Skagit Land Trust Requests “Threshold Determination of Significance” and a Full Environmental Impact Statement

Nov. 4, 2020, midnight

Here is Skagit Land Trust’s letter to Skagit County regarding an application for a special use permit by Kiewit Infrastructure Company to develop a quarry mine near Marblemount. Skagit Land Trust joins many other major regional organizations and a near unanimous public in expressing serious misgivings and/or opposition to Kiewit’s proposal.

 Attention: Skagit County Planning and Development Services

1800 Continental Place Mount Vernon WA 98273 

May 10 2019 

RE: Marblemount Quarry (Proposed Kiewit Infrastructure Quarry Operation Near Marblemount) 

To Whom It May Concern, 

Thank you for extending the public comment period on the Marblemount quarry operation proposed by Kiewit Infrastructure Company. 

Skagit Land Trust is writing to request that Skagit County make a threshold Determination of Significance on this project and require a full Environmental Impact Statement (EIS) to more fully evaluate impacts the Marblemount quarry might have on: 

• Water and air quality in the Upper Skagit area; 

• Wildlife including the numerous threatened and endangered species whose life cycles, primary food stocks, prey species and foraging areas would be influenced by the project implementation and associated activities; 

• Local communities and associated tourism, recreation, conservation and resource economies; 

• National, state and locally designated areas of significance including Skagit and Illabot 

Creek’s Wild and Scenic River Corridors; North Cascades National Park and adjacent Recreation Areas; U.S. Forest Service and National Park Service Wilderness Areas; and the North Cascades Scenic Byway. 

Skagit Land Trust is a non-profit organization with over 1500 family and business members. We conserve wildlife habitat, wetlands, agricultural and forest lands, scenic open space and shorelines for the benefit of our community and as a legacy for future generations. We are a major landowner in the Upper Skagit area. Numerous conservation values on land we own or on which we hold permanent protection agreements in partnership with private landowners, could be impacted by the quarry expansion proposal.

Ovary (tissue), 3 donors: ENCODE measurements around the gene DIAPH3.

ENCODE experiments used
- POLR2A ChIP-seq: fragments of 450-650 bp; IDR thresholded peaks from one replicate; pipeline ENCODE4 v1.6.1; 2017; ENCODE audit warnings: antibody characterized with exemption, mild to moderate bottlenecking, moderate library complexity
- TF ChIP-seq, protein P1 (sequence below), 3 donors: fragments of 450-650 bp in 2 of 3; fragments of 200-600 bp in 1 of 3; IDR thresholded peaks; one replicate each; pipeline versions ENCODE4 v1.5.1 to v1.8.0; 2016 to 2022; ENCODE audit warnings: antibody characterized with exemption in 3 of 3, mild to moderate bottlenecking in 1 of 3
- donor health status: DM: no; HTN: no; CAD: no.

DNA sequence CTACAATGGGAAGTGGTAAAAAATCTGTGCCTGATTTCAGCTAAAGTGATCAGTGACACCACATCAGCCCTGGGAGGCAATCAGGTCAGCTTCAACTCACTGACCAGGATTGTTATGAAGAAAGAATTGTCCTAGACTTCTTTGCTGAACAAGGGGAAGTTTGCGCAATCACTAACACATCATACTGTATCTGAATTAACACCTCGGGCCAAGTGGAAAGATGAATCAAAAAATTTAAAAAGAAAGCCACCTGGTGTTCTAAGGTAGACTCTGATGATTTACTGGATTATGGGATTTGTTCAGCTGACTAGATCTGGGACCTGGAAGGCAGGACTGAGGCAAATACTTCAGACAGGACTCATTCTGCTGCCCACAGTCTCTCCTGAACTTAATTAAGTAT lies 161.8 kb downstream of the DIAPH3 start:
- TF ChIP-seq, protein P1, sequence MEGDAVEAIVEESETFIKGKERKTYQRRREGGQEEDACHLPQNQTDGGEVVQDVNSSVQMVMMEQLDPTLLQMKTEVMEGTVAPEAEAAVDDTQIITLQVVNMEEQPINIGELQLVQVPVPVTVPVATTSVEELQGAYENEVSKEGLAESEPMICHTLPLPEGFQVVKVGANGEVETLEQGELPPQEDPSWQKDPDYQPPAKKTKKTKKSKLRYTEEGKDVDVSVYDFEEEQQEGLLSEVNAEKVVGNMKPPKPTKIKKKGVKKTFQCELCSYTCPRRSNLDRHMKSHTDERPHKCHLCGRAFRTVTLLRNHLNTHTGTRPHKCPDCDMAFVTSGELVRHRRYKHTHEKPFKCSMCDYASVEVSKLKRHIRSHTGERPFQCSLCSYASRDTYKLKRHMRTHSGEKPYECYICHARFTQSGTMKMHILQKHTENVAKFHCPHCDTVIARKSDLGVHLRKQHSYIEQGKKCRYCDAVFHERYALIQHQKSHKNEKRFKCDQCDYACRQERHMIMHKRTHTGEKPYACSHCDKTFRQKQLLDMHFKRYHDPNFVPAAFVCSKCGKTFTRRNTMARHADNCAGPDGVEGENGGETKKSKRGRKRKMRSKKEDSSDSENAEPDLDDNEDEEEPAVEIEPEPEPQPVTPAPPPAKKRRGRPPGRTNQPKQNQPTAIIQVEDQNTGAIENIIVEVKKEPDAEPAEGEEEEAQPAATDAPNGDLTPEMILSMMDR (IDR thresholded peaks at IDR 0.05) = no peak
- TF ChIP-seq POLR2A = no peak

Our request that a full environmental impact statement be done rests on these concerns

• We have spent millions of dollars conserving and stewarding properties in the Upper Skagit for the benefit of current and future generations of people and wildlife. It is our deepest responsibility to our members and the larger community to ensure the perpetual protection of these lands’ values. Therefore, it is imperative that we have a clear picture of the impact this proposal would have on our lands and their conservation values. 

• The Upper Skagit is a key focus area for Skagit Land Trust because of its rich biodiversity. As part of the North Cascades Ecoregion, it contains one of the largest expanses of wilderness in the Lower 48 states. This area is significant habitat for threatened and endangered species including the recently reintroduced Pacific fisher, marbled murrelet, Canada lynx, northern spotted owl, North American wolverine, Oregon spotted frog, and gray wolf. The submitted proposal was extremely weak on addressing impacts to listed species’ primary food stocks, prey species and